Additional Info: Applicants studying a critical-need language may receive additional funding.

View Scholarship

Boren Scholarship $8,000-$20,000

Eligibility Requirements:

  • Must be an undergraduate at an accredited institution
  • Destinations in Western Europe, Canada, Australia, or New Zealand are ineligible
  • Proposed program must focus on a language, culture, or region deemed critical to national security

Additional Info: Award amounts vary according to program length. All recipients must complete a period of government service following graduation.

View Scholarship

SIT Scholarships $500-$5,000

Eligibility Requirements:

  • Recipients must be accepted into an SIT study abroad program
  • Awarded according to financial need

Additional Info: Can be applied to tuition and room and board only.

View Scholarship

Rainbow Scholarship Up to $10,000

Eligibility Requirements:

  • Applicants must self-identify as LGBTQ+
  • Funds apply only to undergraduate programs that are four weeks or longer

View Scholarship

Study Abroad Journal Scholarship $500

Eligibility Requirements:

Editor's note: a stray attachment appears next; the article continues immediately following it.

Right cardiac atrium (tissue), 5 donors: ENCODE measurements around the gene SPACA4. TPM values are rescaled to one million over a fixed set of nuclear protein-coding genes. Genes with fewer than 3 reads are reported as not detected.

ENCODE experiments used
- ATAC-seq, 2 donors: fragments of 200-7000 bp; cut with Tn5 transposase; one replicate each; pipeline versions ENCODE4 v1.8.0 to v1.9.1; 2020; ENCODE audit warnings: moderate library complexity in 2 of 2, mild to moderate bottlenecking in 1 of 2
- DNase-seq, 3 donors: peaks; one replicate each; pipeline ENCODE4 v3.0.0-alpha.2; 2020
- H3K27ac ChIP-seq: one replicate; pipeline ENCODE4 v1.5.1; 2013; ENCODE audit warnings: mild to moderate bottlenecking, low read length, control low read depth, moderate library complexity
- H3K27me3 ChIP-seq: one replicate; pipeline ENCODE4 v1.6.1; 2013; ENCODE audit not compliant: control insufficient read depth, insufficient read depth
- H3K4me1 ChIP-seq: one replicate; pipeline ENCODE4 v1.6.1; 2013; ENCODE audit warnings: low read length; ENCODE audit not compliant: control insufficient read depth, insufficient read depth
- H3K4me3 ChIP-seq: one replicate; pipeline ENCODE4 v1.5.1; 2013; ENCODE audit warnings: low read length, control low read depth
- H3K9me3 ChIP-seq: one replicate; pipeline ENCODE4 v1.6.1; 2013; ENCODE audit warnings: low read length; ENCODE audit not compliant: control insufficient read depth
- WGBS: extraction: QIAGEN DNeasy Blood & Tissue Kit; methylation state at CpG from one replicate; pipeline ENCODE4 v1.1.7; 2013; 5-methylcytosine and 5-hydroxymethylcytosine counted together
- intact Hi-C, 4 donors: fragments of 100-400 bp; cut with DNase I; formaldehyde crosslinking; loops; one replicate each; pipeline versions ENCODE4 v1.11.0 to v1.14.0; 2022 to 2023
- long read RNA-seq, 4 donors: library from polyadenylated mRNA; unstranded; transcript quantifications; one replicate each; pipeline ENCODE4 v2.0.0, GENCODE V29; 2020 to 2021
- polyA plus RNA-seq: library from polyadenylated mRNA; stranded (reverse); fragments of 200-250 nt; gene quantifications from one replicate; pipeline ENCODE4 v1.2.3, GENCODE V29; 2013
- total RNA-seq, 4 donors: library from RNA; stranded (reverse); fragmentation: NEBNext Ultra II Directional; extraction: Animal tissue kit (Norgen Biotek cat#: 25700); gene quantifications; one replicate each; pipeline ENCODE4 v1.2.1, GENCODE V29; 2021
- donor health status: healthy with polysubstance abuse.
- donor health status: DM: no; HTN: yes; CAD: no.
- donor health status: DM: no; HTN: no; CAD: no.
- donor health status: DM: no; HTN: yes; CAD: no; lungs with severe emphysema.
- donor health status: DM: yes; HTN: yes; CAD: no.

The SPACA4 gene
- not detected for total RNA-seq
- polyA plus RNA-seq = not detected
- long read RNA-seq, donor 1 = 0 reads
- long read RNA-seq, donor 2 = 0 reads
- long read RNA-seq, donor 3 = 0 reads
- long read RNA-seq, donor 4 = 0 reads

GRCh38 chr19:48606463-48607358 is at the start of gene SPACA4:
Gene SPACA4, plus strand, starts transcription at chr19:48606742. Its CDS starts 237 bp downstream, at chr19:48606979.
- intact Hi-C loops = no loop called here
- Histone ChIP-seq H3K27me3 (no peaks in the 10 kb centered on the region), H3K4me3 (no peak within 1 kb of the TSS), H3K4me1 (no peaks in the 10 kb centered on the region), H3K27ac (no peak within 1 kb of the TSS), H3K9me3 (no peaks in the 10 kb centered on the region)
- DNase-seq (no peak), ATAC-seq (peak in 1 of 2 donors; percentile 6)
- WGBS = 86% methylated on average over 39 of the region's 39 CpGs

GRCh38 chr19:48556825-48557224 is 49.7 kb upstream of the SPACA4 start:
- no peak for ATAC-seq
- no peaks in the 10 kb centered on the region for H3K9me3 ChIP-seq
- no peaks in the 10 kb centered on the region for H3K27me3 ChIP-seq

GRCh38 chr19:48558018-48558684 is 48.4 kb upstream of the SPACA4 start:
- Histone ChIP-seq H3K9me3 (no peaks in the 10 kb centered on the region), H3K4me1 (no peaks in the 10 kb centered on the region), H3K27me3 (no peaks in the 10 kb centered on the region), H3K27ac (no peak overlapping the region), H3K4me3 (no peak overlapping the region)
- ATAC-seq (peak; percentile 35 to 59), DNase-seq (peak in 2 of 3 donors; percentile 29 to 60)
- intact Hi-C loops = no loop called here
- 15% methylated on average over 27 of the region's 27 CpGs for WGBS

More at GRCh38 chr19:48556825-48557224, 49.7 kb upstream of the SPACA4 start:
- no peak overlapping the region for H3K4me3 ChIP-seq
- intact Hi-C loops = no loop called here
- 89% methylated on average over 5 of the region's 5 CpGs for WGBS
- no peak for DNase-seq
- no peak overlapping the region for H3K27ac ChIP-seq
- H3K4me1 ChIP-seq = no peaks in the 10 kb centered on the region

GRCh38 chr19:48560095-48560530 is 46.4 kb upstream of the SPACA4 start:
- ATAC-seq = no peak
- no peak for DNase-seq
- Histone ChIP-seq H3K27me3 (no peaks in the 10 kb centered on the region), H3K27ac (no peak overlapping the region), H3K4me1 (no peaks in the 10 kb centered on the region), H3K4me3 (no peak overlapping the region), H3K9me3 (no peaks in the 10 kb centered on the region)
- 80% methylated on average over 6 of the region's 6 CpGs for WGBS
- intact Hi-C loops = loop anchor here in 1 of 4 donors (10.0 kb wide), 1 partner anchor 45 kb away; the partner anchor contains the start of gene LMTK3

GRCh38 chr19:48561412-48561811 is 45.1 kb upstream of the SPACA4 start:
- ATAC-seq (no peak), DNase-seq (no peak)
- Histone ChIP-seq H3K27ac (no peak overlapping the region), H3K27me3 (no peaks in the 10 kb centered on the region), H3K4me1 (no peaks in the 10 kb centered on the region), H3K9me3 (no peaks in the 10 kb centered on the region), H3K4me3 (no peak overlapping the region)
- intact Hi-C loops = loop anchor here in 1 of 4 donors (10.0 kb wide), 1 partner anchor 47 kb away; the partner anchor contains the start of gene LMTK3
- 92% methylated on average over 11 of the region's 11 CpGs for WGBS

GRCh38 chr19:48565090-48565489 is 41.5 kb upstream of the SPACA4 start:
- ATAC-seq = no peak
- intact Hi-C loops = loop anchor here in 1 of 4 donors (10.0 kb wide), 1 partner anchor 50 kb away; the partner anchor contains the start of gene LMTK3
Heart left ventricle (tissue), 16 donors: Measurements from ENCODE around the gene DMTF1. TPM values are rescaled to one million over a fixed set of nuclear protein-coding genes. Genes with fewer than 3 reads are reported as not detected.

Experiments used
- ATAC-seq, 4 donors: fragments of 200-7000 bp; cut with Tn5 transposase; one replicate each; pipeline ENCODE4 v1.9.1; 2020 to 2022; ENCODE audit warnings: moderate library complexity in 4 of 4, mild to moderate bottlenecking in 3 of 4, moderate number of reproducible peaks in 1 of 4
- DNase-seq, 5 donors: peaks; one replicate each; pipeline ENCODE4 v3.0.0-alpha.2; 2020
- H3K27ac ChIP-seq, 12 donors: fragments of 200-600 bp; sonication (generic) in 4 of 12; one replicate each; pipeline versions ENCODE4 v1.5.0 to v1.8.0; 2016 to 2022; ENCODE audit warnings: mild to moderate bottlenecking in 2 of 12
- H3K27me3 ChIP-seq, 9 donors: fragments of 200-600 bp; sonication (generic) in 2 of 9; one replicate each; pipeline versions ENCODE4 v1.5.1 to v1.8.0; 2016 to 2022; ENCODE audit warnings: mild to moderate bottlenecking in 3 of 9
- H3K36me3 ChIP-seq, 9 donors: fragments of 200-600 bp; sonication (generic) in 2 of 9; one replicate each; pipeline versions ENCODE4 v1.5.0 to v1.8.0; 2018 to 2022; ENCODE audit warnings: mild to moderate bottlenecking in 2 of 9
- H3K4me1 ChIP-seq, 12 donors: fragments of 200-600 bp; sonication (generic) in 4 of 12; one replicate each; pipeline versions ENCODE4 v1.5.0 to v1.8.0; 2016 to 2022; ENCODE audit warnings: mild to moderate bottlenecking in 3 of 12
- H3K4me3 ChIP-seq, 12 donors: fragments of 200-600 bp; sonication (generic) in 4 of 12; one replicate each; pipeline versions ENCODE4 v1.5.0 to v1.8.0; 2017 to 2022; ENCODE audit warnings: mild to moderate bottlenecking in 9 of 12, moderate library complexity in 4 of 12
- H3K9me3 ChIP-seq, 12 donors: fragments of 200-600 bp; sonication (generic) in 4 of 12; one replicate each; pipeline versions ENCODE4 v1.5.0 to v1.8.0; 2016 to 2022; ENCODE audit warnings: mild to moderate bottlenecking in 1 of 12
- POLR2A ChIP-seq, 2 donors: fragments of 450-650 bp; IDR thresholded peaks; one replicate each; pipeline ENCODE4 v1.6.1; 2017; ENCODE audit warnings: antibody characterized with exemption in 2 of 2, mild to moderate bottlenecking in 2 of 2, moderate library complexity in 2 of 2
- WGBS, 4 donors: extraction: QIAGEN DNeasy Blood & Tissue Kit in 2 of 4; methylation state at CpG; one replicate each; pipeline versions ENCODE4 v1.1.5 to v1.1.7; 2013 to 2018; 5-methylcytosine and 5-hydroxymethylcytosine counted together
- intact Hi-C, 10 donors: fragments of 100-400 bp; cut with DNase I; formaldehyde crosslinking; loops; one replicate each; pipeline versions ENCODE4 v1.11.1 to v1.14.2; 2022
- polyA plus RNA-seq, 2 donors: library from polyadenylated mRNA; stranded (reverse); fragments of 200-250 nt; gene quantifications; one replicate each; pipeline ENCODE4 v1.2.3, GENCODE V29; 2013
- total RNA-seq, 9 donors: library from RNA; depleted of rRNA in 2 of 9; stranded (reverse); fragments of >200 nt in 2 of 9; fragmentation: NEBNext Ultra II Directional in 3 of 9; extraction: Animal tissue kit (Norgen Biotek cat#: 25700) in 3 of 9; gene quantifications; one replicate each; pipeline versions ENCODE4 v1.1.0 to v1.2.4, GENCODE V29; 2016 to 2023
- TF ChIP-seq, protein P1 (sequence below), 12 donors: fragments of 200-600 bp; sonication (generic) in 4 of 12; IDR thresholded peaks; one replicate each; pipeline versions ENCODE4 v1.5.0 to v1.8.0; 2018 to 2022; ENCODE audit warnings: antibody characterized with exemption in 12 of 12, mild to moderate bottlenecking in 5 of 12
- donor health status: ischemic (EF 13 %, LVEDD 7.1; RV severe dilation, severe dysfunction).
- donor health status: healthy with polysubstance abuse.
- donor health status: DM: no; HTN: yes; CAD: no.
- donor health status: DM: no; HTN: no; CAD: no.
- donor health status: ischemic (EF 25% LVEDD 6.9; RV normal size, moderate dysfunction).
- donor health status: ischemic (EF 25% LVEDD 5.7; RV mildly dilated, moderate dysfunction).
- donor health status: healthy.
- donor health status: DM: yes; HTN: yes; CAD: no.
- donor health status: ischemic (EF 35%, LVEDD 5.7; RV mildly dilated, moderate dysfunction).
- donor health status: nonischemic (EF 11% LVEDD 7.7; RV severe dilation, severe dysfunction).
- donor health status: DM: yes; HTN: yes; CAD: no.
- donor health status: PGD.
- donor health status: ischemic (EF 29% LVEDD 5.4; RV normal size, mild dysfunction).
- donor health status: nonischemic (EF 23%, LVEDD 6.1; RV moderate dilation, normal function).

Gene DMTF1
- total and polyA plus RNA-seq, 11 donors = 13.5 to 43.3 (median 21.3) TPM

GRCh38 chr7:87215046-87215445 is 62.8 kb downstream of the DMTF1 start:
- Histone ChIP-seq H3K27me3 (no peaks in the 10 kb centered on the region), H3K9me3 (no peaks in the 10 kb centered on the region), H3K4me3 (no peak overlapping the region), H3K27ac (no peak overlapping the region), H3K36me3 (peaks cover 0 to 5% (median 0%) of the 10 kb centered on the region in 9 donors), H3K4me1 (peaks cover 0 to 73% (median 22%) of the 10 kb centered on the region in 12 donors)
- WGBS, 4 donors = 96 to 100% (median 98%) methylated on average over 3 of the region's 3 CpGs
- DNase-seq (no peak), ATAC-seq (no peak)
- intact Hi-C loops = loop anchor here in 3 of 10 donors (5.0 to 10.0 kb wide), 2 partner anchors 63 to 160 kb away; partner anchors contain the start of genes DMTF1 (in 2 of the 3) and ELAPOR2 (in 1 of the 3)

• Open to full-time students only
  • Applicants must submit an original written or photographic essay

Additional Info: Awarded on the bases of essay quality, creativity, and social media visibility.

View Scholarship

Phi Kappa Phi Study Abroad Grants $1,000

Eligibility Requirements:

  • 3.75 GPA or higher
  • Undergraduates only
  • Applicants must attend an institution with an active chapter of Phi Kappa Phi

View Scholarship

U.S.-Japan Bridging Foundation Scholarship $2,500-$4,000, based on term length

Eligibility Requirements:

  • Open to undergraduates who are U.S. citizens
  • Minimum length of school term in Japan is three months

Additional Info: Recipients must submit a report to the AATJ office within three months of returning to the U.S.